Parliamentary Standing Committee Report

    Standing Committee on Coal and Steel tabled in Parliament on 23 April 2013 stated in its latest report that all coal blocks distributed between 1993 and 2008 were done in an unauthorized manner and allotment of all mines where production is yet to start should be cancelled. It recommended that all “personnel” who have been involved “directly or indirectly” in the allocation process “should be investigated for their role”.There was no transparency in the allocation process and the exchequer did not get any revenue from allocation of the blocks. It has pointed out that the allocations between 1993 and 2004 were done without any advertisement or public information.[12] It accused both the UPA and NDA for perpetrating massive corruption.[13]

    Supreme court hearing

    On 26 April the CBI director Ranjit Sinha submitted an affidavit in the Supreme Court stating that the coal scam status report prepared by the investigating agency was shared with the law minister Ashwani Kumar “as desired by him”, joint secretary-level officers from the Prime Minister’s Office (PMO) and the coal ministry before presenting it to the court on 8 March[83] It contradicts the claim made by CBI counsel in SC that the coal scam report was not shared with any member of the government.[84] On 29 April, CBI stated to SC that 20% if its original report was changed by Government.[85] Additional Solicitor-General Harin Raval resigned for having misled the Supreme Court.[80]

    Ranjit Sinha said SC that CBI is part of government and hence not autonomous.The three-judge Bench of Justices R.M. Lodha, Madan B. Lokur and Kurian Joseph directed the CBI to file an affidavit by 6 May regarding the changes that were made in the status report, at whose instance the changes were made, and the effect of these changes on the entire investigation. Counsel Prashant Bhushan said there were efforts to shield PM. He said “the Central Vigilance Commission can at least be asked to direct the CBI to show the final report. If the CVC feels there are a few things left out and if there are things not done then it can ask the CBI to change the Investigating officer. The reason why the CVC can interfere is because of this administrative control. The CBI Director who has statutory status can be pressurised by promising post retirement jobs etc. Thus government manage to control the CBI.” Adv Prashant Bhushan said “companies are trying to operationalise and then they can say so much investment is being done. Every delay will lend them the contention of equity.”

    He requested court to appoint a retired judge and police officer of impeccable integrity to overlook the investigation.SC said that it will liberate CBI from political interference to make CBI credible, impartial and independent.[86]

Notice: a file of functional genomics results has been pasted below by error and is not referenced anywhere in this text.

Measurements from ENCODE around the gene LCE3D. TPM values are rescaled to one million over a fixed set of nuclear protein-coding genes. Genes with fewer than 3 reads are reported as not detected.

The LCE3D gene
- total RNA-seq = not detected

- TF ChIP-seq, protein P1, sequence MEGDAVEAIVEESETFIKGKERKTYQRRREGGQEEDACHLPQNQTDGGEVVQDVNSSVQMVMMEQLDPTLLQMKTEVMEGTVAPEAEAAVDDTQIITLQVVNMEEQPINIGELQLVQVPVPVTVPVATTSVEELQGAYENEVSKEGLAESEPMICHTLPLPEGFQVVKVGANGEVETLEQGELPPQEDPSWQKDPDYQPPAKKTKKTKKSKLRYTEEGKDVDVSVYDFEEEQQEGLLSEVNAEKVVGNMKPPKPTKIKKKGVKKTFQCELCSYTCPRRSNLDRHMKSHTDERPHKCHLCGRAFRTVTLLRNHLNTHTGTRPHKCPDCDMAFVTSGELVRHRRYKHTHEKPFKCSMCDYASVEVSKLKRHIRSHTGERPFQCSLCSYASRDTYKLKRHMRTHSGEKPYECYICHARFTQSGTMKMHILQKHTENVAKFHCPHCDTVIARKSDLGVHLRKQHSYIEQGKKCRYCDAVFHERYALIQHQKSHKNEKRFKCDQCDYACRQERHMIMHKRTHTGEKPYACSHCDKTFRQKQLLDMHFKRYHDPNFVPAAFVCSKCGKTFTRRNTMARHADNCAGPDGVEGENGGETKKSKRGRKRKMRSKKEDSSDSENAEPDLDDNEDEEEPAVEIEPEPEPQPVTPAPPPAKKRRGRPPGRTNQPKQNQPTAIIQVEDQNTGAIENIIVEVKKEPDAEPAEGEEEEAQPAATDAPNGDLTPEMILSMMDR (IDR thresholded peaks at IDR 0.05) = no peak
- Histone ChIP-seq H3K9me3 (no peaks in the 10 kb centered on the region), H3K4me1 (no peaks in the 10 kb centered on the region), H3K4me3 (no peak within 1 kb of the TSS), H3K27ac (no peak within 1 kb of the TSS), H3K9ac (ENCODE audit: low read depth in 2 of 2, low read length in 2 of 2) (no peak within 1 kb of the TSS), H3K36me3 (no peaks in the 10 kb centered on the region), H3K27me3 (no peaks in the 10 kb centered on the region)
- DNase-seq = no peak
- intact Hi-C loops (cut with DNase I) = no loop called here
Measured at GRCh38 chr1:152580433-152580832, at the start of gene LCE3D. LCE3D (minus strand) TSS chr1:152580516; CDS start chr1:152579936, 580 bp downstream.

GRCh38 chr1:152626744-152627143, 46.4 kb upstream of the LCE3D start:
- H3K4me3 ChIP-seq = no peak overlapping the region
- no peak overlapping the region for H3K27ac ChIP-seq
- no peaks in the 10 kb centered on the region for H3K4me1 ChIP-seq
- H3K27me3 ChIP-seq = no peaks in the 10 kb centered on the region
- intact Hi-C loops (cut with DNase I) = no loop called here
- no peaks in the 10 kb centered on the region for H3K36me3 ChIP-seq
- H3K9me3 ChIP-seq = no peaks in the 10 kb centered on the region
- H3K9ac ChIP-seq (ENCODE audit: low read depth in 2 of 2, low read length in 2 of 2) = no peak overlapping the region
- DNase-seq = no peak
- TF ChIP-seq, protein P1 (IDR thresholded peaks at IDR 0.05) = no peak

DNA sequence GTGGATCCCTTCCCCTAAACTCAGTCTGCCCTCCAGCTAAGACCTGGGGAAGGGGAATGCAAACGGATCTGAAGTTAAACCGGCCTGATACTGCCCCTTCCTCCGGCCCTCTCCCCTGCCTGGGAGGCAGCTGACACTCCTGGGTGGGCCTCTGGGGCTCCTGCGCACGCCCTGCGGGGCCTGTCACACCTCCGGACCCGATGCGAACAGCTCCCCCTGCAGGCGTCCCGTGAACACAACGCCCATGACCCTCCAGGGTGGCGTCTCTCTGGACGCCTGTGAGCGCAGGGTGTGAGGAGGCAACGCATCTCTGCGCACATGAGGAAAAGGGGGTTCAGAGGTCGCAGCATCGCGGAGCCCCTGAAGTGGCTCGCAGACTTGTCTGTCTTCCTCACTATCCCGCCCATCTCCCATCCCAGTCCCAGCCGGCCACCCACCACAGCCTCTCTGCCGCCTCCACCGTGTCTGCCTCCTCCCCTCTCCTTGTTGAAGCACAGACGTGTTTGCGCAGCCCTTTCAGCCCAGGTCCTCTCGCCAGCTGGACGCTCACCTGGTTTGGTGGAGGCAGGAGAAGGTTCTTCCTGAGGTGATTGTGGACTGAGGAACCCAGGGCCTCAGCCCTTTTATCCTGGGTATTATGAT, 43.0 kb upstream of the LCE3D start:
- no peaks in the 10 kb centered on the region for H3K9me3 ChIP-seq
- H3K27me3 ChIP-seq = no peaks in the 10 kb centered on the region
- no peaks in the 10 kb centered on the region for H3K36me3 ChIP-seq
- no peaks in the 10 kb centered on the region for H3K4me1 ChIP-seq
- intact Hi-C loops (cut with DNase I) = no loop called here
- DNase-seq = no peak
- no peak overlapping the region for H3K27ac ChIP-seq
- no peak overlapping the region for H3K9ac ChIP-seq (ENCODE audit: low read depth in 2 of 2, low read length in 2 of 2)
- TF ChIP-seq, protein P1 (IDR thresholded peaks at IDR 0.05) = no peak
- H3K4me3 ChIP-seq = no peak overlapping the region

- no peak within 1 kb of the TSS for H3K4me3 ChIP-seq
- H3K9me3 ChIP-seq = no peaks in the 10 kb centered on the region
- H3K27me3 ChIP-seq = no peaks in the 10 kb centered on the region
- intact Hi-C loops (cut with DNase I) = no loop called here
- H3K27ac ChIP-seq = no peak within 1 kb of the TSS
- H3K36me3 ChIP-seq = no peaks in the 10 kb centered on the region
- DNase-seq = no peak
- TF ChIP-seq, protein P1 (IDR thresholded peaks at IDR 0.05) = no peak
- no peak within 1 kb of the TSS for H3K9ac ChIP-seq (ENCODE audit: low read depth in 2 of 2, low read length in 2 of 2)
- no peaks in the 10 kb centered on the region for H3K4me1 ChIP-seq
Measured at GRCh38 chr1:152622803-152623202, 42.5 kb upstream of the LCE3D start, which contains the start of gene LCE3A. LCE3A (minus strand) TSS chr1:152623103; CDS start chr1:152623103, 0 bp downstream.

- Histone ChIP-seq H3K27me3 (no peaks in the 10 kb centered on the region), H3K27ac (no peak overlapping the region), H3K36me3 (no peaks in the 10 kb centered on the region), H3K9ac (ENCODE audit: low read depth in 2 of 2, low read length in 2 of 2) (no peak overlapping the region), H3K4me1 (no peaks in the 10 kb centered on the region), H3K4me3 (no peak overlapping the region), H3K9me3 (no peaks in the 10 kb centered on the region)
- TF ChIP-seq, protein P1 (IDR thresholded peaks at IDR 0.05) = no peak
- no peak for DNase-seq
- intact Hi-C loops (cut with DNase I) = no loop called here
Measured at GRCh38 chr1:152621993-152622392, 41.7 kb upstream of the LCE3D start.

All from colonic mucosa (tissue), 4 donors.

2014

    Special CBI Court

    In July 2014, Supreme Court of India decided to set up a special CBI court to try cases arising from coal block allocation scam. It also appointed R S Cheema as the special public prosecutor and Justice Bharat Parashar as the judge of the special court that will hear the case on a day-to-day basis.The court also directed that all the matters pending in different court relating to coal blocks allocation scam would stand transferred to the special court.[87]

    Missing files

    Coal Allocation (I & II) sections are responsible for maintaining all records pertaining to allocation of coal blocks.The number of missing files was initially pegged at 157 – the number of applications for coal blocks allocation.Nearly 150 are related to the period between 1993 and 2004 in which 45 coal blocks were allocated. Missing files benefit three sets of people– the beneficiary companies (and individuals) who received coal block allocations; the screening committee (based on its deliberations) and the minister and his office (bureaucrats and officials).The BJP says that the bulk of the questionable allocations took place while PM Manmohan Singh held charge of the coal ministry. [88]

    People in office during the allocations

    TKA Nair, Former Principal Secy, PM and now Adviser to PM DC Garg (Chief, Western Coalfields Ltd) under CBI scanner[88]

    Ministers

    Sriprakash Jaiswal (incumbent since 2012) Manmohan Singh (PM) (four months in 2004 and from 2007 to 2012)

    UPA-I coal minister – Sibu Soren, May 2004 to 2007, except 24 July – 27 November 2004 2003 – Ministry of coal separated from ministry of mines

    Ministers of mines

    Mamata Banerjee (January 2004 – May 2004) AITC Ram Vilas Paswan (September 2001 – April 2002) LJP Syed Shanawaz Hussain (2001 minister of coal) BJP Sunder Lal Patwa (2000-2001) BJP Naveen Patnaik (minister of mines – 1998 – 2000) BJD [88]

    See also

    Other scams and corruption

    Anti corruption efforts

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    “Colors Under The Coal” is a shot film which tells a story of a garbage collector boy from India struggling to earn his basic needs, in the same period when Coal allocation scam takes place. This film has been made by a student film maker Shreeram R. Upadhyay from India. The film is available on YouTube .

    External links